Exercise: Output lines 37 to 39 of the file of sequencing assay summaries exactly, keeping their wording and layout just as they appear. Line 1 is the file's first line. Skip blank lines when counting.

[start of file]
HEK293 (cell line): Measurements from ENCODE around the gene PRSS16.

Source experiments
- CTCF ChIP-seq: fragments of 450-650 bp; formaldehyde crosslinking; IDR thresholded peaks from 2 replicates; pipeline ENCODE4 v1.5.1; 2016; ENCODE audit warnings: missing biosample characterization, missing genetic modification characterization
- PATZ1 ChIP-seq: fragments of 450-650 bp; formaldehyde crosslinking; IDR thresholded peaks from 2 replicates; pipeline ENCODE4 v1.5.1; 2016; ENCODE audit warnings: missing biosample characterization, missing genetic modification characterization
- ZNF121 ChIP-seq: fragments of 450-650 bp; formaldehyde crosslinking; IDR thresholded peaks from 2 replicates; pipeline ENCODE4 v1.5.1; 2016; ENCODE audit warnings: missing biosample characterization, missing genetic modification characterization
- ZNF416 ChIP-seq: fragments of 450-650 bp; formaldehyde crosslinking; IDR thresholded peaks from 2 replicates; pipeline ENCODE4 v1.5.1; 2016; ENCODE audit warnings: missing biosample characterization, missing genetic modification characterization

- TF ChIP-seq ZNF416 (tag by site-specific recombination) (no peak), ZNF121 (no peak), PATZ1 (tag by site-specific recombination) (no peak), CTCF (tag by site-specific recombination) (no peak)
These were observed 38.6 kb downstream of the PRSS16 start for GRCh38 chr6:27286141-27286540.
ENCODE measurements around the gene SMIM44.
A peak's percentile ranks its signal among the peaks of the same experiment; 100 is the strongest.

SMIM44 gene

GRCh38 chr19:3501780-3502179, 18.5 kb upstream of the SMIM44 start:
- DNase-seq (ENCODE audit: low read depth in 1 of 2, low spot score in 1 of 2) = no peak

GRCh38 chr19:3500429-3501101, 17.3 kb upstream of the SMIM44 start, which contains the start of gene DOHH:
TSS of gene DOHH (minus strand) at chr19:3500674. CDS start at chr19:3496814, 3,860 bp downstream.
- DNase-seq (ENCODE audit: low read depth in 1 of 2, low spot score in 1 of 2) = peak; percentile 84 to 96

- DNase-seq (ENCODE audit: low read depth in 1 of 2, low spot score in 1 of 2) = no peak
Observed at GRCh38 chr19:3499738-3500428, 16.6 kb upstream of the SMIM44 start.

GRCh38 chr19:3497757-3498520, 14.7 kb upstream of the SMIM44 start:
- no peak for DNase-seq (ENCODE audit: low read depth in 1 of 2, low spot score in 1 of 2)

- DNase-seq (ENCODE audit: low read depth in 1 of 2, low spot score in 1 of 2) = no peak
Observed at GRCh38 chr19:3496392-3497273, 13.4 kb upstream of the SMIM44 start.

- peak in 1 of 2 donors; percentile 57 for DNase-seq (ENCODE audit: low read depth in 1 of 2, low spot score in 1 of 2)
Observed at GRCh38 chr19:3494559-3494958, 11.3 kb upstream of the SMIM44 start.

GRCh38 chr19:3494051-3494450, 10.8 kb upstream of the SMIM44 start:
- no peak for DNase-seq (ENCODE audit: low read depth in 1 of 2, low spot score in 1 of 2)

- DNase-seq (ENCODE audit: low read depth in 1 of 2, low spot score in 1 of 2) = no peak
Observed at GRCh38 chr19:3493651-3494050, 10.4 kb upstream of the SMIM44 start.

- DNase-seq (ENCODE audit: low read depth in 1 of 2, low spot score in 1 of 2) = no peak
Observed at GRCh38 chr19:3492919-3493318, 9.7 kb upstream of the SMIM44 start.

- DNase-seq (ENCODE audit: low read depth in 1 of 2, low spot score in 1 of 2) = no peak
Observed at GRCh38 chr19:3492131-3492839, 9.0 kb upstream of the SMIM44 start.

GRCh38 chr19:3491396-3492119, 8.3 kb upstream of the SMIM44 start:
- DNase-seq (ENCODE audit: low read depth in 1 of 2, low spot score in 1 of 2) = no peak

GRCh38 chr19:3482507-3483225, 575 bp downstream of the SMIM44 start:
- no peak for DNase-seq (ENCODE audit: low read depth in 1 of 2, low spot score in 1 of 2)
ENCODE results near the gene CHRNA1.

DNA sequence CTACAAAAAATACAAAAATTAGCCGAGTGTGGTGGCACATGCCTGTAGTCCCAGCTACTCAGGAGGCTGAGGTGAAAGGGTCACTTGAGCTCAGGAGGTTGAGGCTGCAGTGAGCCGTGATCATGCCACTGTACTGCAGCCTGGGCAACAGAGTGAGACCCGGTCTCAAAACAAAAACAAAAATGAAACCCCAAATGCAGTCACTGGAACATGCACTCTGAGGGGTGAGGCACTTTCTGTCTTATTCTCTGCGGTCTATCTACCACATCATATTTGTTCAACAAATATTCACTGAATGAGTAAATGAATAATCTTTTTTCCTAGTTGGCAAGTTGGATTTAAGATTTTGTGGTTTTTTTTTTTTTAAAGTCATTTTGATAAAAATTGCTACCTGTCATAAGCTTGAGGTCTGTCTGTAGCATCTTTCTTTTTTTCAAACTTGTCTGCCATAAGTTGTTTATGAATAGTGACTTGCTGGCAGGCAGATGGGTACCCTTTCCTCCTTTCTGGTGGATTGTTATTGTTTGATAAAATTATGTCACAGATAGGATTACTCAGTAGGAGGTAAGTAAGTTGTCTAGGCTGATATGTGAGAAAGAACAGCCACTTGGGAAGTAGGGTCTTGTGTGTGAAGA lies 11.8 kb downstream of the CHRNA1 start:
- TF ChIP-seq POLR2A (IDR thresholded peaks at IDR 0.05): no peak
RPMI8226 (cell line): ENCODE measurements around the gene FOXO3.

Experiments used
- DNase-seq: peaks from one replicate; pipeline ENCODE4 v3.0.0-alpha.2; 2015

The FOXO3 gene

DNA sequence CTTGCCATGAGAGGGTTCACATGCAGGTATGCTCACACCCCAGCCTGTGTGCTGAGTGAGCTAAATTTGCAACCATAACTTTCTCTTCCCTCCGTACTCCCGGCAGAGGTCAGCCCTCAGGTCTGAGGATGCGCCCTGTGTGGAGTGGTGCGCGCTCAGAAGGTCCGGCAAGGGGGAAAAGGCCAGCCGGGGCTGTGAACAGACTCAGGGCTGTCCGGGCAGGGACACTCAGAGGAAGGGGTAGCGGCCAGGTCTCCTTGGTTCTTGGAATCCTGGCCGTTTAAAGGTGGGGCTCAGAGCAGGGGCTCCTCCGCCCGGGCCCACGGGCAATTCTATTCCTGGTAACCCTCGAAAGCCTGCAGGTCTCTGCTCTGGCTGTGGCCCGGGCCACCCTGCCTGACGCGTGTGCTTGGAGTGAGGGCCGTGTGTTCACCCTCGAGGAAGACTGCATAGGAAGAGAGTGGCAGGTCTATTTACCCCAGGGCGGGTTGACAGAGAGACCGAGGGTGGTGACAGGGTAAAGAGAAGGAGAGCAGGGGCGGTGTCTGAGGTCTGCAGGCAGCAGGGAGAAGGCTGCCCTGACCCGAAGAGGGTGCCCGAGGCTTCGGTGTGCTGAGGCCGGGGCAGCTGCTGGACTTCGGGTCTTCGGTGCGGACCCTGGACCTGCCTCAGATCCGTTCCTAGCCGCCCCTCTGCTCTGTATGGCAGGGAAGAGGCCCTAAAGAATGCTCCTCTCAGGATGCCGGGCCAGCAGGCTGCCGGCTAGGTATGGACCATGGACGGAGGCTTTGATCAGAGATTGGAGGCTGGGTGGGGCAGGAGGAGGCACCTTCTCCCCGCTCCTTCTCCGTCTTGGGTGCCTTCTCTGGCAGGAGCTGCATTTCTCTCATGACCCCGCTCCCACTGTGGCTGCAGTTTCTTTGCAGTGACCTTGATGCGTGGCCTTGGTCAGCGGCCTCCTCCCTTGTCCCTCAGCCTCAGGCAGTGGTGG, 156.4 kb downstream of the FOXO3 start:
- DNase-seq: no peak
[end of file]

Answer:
ENCODE results near the gene CHRNA1.

DNA sequence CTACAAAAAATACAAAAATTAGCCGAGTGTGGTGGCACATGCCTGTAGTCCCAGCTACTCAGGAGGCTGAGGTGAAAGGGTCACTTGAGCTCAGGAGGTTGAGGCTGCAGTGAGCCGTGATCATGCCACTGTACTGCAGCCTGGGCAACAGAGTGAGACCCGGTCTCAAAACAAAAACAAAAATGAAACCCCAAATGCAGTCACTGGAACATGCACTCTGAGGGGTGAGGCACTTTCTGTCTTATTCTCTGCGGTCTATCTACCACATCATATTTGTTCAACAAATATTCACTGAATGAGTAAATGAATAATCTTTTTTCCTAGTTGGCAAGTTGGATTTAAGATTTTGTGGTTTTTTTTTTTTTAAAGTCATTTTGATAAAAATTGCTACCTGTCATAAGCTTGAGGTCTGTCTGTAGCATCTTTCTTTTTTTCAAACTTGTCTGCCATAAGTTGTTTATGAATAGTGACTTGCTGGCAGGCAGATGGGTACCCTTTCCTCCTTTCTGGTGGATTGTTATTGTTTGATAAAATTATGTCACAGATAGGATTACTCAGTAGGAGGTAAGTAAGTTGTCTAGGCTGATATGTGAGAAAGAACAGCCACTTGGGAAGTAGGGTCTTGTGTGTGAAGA lies 11.8 kb downstream of the CHRNA1 start:
- TF ChIP-seq POLR2A (IDR thresholded peaks at IDR 0.05): no peak